Dog bites can be dangerous – even deadly. If you find yourself on the wrong end of those teeth, you must consider several factors. Tending to the bite itself on the scene as well as following up after can be imperative. This is all before the concept of recuperating damages even comes into play.
You owe it to yourself to attend to injuries quickly and carefully.
Risk of dog bites
A dog’s jaw is powerful, with sharp, carnivorous teeth designed to rip and tear at flesh. With enough time or in the right area, a bite or mauling can pose several hurdles to care and recovery:
- Damage can be extensive enough to damage tendons or nerves
- Tearing can be extreme enough to need plastic surgery
- Deep wounds can pose a severe risk of infection
Care of dog bites
WebMD’s pet website has a list of recommendations for dealing with dog bites. Initial treatment involves stemming the bleeding and cleaning the wound with soap and water. Once cleaned, apply sterile bandages and antibiotic ointment – changing daily to prevent infection.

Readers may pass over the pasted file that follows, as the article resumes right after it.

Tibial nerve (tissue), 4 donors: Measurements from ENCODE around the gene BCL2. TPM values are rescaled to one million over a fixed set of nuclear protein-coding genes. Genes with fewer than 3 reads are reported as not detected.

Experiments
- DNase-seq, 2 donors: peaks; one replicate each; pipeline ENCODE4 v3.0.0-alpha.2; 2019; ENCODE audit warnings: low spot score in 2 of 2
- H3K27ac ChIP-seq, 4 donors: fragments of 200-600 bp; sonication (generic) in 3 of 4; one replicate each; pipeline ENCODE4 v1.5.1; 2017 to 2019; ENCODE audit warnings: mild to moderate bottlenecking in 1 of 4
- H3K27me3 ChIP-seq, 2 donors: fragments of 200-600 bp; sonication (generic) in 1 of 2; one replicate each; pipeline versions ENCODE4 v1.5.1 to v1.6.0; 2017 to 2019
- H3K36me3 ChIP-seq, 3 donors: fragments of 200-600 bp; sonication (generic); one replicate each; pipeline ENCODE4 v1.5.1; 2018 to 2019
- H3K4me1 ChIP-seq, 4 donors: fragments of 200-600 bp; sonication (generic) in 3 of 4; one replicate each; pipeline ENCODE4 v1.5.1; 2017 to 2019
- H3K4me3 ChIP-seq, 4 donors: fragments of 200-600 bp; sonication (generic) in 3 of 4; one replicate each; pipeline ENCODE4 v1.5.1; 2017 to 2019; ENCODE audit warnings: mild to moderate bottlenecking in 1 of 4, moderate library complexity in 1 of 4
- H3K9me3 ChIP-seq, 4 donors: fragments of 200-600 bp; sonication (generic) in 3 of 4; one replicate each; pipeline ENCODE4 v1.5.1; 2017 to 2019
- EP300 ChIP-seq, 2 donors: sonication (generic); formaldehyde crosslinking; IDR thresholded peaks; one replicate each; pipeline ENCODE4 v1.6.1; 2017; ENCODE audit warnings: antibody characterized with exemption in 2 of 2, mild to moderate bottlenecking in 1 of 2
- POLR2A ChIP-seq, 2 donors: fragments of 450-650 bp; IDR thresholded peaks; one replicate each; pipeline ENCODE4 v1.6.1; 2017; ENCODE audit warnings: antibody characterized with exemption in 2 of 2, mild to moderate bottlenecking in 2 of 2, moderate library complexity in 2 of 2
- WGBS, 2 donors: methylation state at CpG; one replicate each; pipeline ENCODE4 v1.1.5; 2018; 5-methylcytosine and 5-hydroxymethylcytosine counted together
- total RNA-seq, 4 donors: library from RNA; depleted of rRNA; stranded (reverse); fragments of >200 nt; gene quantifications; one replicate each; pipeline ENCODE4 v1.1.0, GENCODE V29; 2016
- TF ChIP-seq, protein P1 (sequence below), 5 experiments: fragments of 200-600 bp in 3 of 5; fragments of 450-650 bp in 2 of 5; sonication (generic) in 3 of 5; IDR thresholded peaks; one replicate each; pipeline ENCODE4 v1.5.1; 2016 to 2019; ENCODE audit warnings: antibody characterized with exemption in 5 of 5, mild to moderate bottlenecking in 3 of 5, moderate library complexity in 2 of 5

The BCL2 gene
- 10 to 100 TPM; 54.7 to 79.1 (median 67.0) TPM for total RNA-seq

Soon as you take care of the initial harm, see a doctor about your bite – especially if the dog is unknown. If the bleeding is not stopping or if signs of infection are showing (redness, swelling and pus), see a doctor ASAP.
It is vital to know if the dog has had its rabies vaccine, otherwise treatment shifts to a “better safe than sorry” philosophy and you will need the vaccine administered. The doctor will generally prescribe antibiotics to fight further infection and may need to suture the wound. The faster you take care of it, the better.